Brasov’s armoury

  • Brasov’s armoury

Even before the German’s establishment in Transylvania, the Hungarian King Solomon went to war against the savage Cumanians, and succeeded in throwing them away to the border territories. However, the enemies surrounded here The King and his warriors and put them in great danger. From a safe hiding-place, the Cumanians shot many arrows towards the royal army which was growing weaker and smaller. The arrows were hissing mostly around the king, for the crown that he had on the helmet was showing the enemies who he was. When the king noticed this, took the crown from the helmet and put it, while riding, on a tree trunk. Now, the enemies were no longer able to recognise him, so they imagined they’ve killed him. Therefore, they felt inspirited and advanced in force.

The royal army had to withdraw, but the pagans didn’t recognize the runaway king and believed he was dead; otherwise they would have killed him certainly.

This is how King Solomon saved his life by sacrificing his crown. But the royal crown remained on that tree trunk, unnoticed for many, many years, until the Saxons found it.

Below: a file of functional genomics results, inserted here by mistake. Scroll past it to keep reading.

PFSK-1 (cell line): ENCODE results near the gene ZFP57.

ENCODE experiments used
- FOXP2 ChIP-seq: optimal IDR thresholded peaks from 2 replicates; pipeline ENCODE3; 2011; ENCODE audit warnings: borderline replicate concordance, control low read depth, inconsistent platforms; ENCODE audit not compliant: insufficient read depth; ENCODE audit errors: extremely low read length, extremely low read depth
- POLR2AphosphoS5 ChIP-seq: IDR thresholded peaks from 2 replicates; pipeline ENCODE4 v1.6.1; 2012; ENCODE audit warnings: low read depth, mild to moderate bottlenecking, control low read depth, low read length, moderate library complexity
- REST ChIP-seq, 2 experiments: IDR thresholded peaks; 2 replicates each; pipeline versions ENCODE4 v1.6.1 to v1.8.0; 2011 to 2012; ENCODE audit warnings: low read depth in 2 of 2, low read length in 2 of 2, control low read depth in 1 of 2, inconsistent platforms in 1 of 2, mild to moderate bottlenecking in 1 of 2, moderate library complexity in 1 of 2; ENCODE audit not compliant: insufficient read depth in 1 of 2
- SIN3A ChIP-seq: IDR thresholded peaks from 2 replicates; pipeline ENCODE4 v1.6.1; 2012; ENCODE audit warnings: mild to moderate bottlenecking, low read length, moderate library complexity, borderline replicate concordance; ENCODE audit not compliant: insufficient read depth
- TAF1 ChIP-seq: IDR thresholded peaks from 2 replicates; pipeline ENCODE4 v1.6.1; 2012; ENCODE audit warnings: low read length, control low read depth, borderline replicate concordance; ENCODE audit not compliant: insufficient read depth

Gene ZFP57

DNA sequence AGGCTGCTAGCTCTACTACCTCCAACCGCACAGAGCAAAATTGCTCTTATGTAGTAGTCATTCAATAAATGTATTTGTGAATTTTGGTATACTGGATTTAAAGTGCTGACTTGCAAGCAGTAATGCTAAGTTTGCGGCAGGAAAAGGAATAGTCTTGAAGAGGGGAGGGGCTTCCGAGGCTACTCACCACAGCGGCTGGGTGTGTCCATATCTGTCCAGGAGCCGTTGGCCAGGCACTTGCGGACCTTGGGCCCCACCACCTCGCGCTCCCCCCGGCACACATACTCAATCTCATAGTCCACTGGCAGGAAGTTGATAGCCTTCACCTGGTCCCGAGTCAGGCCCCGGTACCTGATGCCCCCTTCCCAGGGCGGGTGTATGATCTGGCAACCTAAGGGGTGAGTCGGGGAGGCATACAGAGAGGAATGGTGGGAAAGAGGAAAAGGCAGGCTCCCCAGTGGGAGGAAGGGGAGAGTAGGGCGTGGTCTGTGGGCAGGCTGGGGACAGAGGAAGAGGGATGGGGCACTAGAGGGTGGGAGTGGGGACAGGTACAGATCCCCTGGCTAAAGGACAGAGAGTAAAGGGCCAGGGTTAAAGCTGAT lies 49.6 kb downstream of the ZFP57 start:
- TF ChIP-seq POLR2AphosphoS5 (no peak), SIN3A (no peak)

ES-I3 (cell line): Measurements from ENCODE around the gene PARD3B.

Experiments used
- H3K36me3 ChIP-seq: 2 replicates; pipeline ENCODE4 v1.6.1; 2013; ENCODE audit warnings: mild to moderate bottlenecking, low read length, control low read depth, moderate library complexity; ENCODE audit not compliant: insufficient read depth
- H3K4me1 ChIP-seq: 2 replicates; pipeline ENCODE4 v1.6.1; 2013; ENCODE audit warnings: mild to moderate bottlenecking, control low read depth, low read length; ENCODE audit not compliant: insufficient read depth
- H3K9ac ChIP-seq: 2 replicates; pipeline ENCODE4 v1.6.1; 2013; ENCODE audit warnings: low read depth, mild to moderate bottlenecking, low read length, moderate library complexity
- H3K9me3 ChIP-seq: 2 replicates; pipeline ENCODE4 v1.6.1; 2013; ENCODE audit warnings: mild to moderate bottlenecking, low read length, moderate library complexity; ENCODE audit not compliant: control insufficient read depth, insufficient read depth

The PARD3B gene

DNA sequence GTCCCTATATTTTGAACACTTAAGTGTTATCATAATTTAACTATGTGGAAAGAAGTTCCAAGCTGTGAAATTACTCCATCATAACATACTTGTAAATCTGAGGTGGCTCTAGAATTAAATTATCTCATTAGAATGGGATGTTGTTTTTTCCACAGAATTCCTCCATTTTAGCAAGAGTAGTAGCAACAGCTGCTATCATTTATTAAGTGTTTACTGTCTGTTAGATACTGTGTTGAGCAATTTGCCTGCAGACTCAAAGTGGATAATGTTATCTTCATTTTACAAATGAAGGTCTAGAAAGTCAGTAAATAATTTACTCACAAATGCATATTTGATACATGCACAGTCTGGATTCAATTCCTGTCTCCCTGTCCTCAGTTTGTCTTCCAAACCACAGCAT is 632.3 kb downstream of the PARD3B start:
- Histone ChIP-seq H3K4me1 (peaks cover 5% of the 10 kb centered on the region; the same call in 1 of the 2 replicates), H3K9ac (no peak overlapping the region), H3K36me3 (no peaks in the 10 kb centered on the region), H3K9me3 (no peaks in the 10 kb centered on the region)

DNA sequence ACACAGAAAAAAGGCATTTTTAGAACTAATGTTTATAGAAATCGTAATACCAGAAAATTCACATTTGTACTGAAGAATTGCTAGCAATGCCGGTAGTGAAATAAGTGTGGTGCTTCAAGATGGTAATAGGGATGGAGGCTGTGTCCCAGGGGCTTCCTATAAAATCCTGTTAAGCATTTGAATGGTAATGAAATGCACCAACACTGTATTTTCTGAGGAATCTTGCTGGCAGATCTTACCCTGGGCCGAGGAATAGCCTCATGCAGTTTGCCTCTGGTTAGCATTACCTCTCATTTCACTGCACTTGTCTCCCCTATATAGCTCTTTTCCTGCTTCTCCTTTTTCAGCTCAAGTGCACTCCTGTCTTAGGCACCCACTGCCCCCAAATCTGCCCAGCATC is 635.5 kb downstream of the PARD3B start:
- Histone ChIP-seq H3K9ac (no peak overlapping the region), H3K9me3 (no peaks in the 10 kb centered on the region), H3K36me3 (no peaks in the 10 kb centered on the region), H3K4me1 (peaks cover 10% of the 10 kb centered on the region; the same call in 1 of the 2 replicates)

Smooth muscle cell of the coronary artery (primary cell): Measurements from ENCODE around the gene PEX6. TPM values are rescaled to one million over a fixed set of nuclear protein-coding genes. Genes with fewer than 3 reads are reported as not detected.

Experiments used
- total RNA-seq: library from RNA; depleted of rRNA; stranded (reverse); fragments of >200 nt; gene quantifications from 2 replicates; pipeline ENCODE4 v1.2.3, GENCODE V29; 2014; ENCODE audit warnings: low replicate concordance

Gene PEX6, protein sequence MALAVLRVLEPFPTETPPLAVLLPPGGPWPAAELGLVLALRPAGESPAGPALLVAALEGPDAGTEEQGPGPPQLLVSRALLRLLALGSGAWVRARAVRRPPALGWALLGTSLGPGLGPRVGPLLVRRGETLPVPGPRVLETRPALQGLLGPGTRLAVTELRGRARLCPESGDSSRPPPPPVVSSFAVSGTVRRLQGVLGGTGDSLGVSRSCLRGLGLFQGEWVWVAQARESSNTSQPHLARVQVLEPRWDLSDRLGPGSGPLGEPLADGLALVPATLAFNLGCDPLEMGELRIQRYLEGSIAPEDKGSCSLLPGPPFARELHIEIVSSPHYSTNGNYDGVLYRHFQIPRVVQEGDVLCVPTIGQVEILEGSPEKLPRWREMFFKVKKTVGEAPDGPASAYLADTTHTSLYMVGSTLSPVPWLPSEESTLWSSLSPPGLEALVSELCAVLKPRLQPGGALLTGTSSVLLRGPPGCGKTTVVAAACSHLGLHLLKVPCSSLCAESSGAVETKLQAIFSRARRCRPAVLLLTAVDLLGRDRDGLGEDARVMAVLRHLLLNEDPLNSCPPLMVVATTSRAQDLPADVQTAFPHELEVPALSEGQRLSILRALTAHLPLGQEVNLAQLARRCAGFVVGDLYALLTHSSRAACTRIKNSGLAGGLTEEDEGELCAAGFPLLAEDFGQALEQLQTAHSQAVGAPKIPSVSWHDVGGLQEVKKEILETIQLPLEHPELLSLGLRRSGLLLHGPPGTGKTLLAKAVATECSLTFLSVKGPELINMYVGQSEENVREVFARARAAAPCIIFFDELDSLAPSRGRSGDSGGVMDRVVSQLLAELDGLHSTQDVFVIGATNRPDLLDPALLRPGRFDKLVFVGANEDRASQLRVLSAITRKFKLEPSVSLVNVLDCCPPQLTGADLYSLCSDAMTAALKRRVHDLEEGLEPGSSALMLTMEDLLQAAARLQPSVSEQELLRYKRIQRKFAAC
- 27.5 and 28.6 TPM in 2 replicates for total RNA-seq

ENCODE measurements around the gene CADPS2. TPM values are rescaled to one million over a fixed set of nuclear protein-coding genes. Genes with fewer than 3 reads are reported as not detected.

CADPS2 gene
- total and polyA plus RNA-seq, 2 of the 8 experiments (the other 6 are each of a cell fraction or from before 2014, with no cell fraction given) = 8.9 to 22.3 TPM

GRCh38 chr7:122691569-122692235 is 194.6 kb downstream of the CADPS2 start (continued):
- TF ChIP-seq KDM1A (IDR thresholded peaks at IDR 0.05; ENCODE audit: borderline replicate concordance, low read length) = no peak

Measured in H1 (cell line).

Between the peak and Tampa Saddle the Teutonic Knights erected Brasovia citadel. The Saxons settled a community and built the city hall on the very sport the crown has been found. In honour of the crown, they called the town Kronstadt (The Crown Burg). All the urban buildings, the flags, the shields etc have been decorated with the blazon depicting the crown or the crown on the tree trunk and the tree roots.

Later, the historians tried to describe the signification of the blazon:

The roots would represent the 13 rural Saxon communities of Tara Barsei, which inhabitants are like the roots: they labor the land under the surface in order the get rich harvests they sell after in the city. Just like the roots not only sustain the tree trunk but they also consolidate it, to make it able to stand up tempests, so the German communities protect the town and keep it safe. Just like the tree’s roots pass unnoticed, so does the silent work of the peasants.

The solid trunk symbolizes the town: the crusty hard bark is like the town’s walls and bastions.

The crown is like the king. On the trunk, the crown can stay safely, just like the king can count on the support and the loyalty of the town and of the Saxons.